Where art meets science

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By Erika Perez

The jungle landscape mural outside the Life Science building was created by former Riverside City College instructor Sam Huang in 1975 with help of about 20 children including his daughter (Stephanie Sisombath)

By Erika Perez

The history of Riverside City College is created in part by the diverse community that has come through it.

One characteristic of all RCC students and faculty is the will for survival and Sam Huang, retired instructor, exemplifies this.

Outside the Life Science building one can find a mural created in the summer of 1975 by Huang.

“Of course this is the oldest, the environmental mural . . . my first one in New York is no longer there. I had 3 or 4 in Washington and they also died by the way side after a few years,” he said.

The RCC mural was made thanks to a faculty grant. It was made with the help of about 20 children that he used as environmental classes here on campus.

“There are 105 animals throughout it,” he said about the jungle landscape inspired by nineteenth century French painter Henry Rousseau.

This mural is one of approximately 10 found throughout the Inland area created by Huang. Another can be found at the DMV on Brockton, Grant Elementary and two at Parkview Medical Hospital.

“I have another one at March Air Museum, dedicated to Gen. Chenault who saved my life,” he said.

Huang was born in China and lived there during World War II at which time he suffered a minor injury to his leg due to a bombing. Unfortunately, he developed an infection which later turned into tuberculosis and infected his leg, kidneys, and lung.

Chenault had found out about an experimental drug being tested at Walter Reed Hospital in Washington and requested to have the young Huang put in the program.

“I went to Walter Reed and there or maybe even before Walter Reed they had to take off a leg and take out one kidney, but then in those days tuberculosis was the number one killer,” Huang said.

Streptomycin, the experimental drug, did eventually cure Huang’s tuberculosis at the age of 21, but only after 11 years of relapses. While recovering from TB relapses, Huang was lucky enough to get into a medical technology rehab which sparked his love for the sciences.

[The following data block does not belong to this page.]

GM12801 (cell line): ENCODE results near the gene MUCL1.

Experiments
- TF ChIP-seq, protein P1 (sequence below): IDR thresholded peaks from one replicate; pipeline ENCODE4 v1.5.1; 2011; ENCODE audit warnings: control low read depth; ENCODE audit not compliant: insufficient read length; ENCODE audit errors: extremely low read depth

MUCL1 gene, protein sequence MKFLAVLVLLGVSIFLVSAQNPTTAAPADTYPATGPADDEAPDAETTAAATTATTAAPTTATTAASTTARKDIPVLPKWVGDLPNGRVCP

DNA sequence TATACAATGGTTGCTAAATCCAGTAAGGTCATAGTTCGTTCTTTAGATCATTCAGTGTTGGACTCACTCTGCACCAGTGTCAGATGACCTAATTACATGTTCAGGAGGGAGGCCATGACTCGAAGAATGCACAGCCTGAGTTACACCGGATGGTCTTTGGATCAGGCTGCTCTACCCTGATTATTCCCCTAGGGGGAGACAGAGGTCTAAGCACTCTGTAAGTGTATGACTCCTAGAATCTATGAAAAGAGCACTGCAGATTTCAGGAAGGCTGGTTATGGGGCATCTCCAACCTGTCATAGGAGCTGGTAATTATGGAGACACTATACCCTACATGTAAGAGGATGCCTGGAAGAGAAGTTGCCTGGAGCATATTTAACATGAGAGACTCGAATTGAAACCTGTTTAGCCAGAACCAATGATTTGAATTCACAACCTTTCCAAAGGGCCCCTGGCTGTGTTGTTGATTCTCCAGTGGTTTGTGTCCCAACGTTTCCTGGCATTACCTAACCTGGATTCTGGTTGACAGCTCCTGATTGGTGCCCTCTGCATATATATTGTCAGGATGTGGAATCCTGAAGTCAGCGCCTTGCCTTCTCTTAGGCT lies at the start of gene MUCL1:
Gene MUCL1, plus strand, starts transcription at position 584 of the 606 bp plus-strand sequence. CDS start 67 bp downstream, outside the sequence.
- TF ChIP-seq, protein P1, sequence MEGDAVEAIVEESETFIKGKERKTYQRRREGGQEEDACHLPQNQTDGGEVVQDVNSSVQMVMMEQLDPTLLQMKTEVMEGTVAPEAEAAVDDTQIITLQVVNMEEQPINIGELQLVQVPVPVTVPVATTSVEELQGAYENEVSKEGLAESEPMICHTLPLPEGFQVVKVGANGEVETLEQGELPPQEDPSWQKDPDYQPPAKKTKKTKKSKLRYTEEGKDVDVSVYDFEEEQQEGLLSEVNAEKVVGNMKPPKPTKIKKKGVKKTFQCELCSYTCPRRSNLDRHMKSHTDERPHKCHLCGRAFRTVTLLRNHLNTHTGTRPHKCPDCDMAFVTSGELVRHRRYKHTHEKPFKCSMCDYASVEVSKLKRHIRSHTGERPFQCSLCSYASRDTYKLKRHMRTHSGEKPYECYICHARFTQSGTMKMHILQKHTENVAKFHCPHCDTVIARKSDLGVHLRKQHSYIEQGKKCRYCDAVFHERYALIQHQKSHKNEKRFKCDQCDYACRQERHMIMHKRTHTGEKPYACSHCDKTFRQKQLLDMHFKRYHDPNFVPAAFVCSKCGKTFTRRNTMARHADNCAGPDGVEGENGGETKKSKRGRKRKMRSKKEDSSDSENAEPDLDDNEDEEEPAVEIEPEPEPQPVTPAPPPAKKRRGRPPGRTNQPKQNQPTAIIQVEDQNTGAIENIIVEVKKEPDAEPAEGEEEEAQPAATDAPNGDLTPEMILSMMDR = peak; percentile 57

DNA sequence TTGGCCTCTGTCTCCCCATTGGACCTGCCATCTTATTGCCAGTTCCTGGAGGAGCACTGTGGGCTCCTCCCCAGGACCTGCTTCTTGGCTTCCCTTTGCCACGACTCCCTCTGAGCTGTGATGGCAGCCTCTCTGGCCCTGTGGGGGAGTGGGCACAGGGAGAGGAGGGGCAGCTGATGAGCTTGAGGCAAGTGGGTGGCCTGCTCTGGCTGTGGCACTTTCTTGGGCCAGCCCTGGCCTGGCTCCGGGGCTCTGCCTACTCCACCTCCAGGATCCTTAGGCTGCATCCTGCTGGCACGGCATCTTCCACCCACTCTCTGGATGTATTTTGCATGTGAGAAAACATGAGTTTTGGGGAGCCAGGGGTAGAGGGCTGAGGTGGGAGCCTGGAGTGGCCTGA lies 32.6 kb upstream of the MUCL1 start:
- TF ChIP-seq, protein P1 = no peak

“We used to laugh because we would get 25 cents an hour and you were allowed to work four hours a day, so we would get $1 a day,” he said.

Huang received his Bachelor Degree of fine arts from State University at New Paltz in New York but eventually returned to school and obtained his Master’s and doctorate in biology from St. John’s University in Queens.

In 1974 Huang moved to Riverside and began teaching at RCC. He taught biology, environmental science, and health science for 30 years at RCC.

In 2000, at the age of 60, Huang was introduced to tap dancing by an RCC disabled student as part of an exercise regiment for amputees. He has since performed at two military hospitals and entered and won first place trophies at three competitions. Currently Huang has been asked to join the Army’s Wounded Warriors and would like to continue performing and helping returning soldiers by teaching tap or readjusting to civilian life. It is very important to him to make people aware of the troubles and torment facing returning soldiers.

Huang lives in Riverside with his wife and five children, as well as 10 grandchildren who he passes his love for the arts to. His 10-year-old grandson, Mathew, plays the bagpipes and performed this past summer with his grandfather at March Air Base as part of a USO show.

His 12-year-old grandson has a water color piece hanging at Riverside Art Museum next to a piece of by grandfather, as part of the monthly Art Walk.

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